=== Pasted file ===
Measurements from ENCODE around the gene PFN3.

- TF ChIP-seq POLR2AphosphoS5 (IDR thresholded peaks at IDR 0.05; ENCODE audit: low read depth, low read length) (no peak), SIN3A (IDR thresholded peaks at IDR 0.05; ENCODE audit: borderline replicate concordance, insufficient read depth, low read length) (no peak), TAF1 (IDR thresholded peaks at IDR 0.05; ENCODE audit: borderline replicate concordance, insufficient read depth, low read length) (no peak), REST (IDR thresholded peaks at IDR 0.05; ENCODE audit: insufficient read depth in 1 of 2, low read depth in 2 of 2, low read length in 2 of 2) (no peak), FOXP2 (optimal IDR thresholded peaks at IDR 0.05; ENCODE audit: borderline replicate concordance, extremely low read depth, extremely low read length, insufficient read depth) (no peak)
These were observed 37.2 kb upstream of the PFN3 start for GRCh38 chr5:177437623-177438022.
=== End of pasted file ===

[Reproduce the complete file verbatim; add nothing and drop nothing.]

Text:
Measurements from ENCODE around the gene PFN3.

- TF ChIP-seq POLR2AphosphoS5 (IDR thresholded peaks at IDR 0.05; ENCODE audit: low read depth, low read length) (no peak), SIN3A (IDR thresholded peaks at IDR 0.05; ENCODE audit: borderline replicate concordance, insufficient read depth, low read length) (no peak), TAF1 (IDR thresholded peaks at IDR 0.05; ENCODE audit: borderline replicate concordance, insufficient read depth, low read length) (no peak), REST (IDR thresholded peaks at IDR 0.05; ENCODE audit: insufficient read depth in 1 of 2, low read depth in 2 of 2, low read length in 2 of 2) (no peak), FOXP2 (optimal IDR thresholded peaks at IDR 0.05; ENCODE audit: borderline replicate concordance, extremely low read depth, extremely low read length, insufficient read depth) (no peak)
These were observed 37.2 kb upstream of the PFN3 start for GRCh38 chr5:177437623-177438022.